On this Rational Pi Day, consider some of our irrational societal behaviors. Begin to take the first steps towards quelling those and taking more rational approaches to the issues that will impact us all.
I have been lucky enough to spend many years in the water studying and swimming with sharks to learn how to best protect them. There are a lot of misconceptions about sharks, but to help clear up a few myths up here are five things I've learned from swimming with these amazing and important animals.
the following destinations are some of the world's most spectacular places for a face-to-face, but cage-protected view of these truly fascinating fish.
I realize sharks can be dangerous; the North Carolina coast is proof. But watching a real live Great White preen for a camera left me disillusioned.
It hurts. Not by a Great White or a Bull shark, to be clear. That would hurt much more. And I wouldn't have my hand. I do, by the way.
Sharks and their sleeping habits are still very much a mystery, mainly because of the challenge of monitoring sharks for a 24-hour period, but scientists have identified certain behaviors.
I was about to enter a cage surrounded by sharks in the open ocean, and the only emotion I felt was excitement. I jumped off the side of the boat into the expanse of a deep blue Hawaiin ocean, adjusted my snorkel mask, and dove under the water.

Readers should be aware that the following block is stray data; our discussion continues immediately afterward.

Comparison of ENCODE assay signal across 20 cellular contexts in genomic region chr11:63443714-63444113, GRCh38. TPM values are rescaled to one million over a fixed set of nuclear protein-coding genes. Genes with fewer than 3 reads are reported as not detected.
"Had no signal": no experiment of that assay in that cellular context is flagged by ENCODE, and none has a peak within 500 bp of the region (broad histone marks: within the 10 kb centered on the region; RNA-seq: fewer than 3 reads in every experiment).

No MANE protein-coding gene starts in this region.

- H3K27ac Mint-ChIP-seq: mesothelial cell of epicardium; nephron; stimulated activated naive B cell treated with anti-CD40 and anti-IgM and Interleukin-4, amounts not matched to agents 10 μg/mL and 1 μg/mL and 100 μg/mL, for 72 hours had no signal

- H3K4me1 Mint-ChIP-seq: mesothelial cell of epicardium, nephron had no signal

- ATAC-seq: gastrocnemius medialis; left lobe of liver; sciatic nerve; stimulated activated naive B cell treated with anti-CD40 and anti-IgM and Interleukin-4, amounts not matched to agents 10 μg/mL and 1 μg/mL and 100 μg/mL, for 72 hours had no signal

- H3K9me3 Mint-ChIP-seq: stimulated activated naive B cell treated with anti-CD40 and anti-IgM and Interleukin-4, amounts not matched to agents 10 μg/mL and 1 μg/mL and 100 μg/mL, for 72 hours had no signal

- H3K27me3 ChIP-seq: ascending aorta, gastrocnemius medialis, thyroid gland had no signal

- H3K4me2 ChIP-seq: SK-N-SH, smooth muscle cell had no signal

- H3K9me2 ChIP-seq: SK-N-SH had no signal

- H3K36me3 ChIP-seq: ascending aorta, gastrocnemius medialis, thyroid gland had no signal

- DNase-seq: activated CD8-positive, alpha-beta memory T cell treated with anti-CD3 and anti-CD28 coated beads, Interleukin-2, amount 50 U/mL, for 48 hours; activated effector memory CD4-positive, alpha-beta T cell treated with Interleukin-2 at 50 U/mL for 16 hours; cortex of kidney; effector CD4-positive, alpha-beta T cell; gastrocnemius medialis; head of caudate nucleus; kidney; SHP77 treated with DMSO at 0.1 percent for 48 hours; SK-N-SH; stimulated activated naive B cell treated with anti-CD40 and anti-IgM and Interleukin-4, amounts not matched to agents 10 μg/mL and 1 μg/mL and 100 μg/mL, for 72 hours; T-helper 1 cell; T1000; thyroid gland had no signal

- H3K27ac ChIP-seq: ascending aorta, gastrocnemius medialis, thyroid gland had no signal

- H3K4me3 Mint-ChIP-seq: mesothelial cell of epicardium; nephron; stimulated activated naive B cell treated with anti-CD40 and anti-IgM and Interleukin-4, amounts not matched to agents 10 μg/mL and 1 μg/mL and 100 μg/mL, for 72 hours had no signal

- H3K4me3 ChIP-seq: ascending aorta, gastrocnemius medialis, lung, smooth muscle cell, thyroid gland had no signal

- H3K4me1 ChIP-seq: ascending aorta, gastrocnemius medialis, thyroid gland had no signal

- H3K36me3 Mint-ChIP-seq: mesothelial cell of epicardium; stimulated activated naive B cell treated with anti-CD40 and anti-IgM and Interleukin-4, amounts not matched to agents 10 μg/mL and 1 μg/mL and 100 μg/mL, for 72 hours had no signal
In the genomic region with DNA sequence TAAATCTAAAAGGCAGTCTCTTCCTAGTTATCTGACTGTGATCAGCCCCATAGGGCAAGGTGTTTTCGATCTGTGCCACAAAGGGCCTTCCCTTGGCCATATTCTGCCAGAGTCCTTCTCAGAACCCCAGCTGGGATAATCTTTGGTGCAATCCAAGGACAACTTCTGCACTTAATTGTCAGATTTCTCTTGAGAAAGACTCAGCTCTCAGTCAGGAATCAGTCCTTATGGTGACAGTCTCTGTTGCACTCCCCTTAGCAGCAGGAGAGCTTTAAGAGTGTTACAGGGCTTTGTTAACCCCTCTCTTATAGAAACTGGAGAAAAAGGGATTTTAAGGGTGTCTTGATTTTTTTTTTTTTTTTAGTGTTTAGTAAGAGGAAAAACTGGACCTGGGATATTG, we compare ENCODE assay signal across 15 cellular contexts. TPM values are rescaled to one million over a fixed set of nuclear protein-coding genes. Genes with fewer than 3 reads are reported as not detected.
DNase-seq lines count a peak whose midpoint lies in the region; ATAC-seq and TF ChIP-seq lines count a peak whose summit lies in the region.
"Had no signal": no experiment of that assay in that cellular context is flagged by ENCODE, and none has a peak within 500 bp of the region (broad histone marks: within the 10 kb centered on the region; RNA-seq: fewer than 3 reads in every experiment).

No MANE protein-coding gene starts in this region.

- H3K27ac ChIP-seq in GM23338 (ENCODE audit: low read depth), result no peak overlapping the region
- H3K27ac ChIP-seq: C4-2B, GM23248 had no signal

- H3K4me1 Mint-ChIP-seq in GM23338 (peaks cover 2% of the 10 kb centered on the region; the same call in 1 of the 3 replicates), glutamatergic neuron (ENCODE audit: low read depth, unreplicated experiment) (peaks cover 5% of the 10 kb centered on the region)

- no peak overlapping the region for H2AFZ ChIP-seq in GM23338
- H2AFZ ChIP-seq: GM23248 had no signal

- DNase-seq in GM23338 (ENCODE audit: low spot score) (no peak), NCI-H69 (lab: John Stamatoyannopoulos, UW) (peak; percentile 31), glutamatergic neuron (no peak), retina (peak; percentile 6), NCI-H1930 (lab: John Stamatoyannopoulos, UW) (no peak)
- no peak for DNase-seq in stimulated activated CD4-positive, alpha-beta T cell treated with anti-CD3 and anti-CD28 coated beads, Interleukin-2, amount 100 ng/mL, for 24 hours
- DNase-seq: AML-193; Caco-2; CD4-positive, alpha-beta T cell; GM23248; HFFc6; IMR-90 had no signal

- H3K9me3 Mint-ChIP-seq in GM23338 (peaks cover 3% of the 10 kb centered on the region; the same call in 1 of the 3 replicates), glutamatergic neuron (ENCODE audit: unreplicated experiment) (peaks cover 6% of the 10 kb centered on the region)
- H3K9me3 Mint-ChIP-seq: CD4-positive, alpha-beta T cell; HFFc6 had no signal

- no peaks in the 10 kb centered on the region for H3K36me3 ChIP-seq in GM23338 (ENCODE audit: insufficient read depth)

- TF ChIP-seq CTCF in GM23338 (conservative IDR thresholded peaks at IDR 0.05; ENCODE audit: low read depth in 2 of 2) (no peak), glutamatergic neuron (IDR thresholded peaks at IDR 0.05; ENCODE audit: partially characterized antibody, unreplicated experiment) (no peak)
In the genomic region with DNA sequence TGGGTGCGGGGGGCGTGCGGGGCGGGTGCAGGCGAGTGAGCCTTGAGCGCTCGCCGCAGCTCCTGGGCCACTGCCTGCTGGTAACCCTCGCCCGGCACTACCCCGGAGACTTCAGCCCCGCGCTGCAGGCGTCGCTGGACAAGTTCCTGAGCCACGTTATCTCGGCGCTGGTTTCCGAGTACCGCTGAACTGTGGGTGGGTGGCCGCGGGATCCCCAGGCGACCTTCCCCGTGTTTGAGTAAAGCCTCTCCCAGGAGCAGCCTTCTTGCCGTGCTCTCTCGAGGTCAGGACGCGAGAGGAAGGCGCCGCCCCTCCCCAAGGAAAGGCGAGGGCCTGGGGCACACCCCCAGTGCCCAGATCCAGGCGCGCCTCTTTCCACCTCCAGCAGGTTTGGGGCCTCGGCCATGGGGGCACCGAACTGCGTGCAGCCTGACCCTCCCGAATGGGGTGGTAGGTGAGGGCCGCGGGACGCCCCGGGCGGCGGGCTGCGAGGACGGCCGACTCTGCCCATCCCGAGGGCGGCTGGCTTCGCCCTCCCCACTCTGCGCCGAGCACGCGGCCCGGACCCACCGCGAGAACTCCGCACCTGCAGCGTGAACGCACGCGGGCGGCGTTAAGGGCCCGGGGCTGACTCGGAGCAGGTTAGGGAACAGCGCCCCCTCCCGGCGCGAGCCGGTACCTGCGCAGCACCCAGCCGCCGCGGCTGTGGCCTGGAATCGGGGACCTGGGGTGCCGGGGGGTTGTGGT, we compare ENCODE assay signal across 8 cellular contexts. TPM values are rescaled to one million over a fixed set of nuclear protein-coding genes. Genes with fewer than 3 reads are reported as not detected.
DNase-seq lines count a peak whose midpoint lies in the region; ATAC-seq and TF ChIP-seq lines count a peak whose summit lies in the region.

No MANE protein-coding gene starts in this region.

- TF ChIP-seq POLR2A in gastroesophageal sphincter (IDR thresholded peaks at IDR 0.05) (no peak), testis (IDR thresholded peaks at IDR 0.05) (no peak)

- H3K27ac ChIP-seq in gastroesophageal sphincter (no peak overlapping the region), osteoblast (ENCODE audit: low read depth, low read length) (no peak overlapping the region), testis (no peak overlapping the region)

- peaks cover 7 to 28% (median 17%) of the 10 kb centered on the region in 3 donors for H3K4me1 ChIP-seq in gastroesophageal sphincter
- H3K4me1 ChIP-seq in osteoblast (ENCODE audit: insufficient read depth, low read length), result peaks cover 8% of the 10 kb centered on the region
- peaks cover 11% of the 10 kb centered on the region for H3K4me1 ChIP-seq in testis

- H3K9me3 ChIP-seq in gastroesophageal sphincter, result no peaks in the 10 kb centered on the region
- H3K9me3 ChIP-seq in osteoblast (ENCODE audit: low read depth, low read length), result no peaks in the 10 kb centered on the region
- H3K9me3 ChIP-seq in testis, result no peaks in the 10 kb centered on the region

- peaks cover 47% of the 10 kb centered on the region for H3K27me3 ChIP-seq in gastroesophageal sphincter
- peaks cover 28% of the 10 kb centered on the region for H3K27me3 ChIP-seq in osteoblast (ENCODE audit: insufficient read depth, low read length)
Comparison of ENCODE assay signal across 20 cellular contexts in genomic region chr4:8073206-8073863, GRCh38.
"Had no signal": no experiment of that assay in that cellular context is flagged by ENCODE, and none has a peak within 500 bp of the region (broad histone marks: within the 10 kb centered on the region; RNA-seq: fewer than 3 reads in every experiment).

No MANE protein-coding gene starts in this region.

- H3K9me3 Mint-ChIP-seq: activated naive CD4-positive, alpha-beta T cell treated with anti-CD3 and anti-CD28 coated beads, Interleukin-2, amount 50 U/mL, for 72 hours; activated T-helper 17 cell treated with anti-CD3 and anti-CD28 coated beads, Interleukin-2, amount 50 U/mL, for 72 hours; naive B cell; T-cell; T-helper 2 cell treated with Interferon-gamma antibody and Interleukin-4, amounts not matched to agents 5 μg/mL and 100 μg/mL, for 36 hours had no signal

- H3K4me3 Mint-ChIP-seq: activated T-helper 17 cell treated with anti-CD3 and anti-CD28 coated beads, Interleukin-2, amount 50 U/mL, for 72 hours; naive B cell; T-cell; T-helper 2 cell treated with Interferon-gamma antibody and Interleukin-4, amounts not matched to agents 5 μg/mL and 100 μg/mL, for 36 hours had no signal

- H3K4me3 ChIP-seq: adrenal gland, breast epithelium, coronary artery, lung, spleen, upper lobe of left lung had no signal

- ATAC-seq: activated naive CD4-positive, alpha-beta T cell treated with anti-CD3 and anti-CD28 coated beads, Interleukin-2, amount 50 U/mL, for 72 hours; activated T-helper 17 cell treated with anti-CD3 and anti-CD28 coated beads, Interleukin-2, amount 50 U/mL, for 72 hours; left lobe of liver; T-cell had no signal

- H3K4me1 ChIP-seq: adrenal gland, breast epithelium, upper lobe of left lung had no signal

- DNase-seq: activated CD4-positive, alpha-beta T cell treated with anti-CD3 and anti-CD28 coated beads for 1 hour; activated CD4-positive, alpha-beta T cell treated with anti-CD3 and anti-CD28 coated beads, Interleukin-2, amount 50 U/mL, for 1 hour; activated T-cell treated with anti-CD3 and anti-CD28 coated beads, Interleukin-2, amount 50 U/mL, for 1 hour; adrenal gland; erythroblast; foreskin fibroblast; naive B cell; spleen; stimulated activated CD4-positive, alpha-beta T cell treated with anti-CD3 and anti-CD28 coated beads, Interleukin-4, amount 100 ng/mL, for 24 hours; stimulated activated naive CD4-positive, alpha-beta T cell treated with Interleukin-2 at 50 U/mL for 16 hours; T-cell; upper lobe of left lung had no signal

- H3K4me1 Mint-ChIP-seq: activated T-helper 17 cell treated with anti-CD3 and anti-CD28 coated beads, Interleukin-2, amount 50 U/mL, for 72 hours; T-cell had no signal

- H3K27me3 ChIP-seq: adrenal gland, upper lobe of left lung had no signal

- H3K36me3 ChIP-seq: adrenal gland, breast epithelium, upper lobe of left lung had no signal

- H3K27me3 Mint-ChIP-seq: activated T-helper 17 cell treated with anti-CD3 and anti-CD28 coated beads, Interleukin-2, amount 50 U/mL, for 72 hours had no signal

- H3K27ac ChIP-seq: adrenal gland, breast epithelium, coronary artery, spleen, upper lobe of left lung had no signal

As you head to the coast for summer vacation, the slim possibility of a shark attack might be in the back of your mind. Chances are you've got nothing to worry about, but just in case, you should probably know where most shark attacks happen in the U.S.
This Shark Week 2015 -- and on the 40th anniversary of Jaws -- let us reflect upon our growing appreciation for (and willingness to protect) these vulnerable species. Let us then dramatically scale our commitment to reverse the decline of these magnificent species on a global scale.
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There is no doubt: We need significant action to secure ocean health and prosperity for the people that depend on it. Several recent developments make me confident that we can put oceans on a path to recovery.
In Palau, a country that depends critically on underwater tourism, studies showed that a dead shark is worth $108 -- but a single live shark is worth $1.9 million over the course of its lifetime.
An estimated 100 million sharks are being killed every year -- 70 million of them just for their fins alone. Tod Bensen, former Chairman of WildAid, talks about the global threat of overfishing our oceans and educating people about the brutal practice of shark finning.
Accompanying us on this exciting excursion were my younger daughter, Lauren, known to Chloe as Mommy, and my son-in-law Guillaume, aka Daddy.
The beach, mate, yeah. Final week in Australia and we don't want to leave! This trip has been one of the most joyous in my life and I already miss th...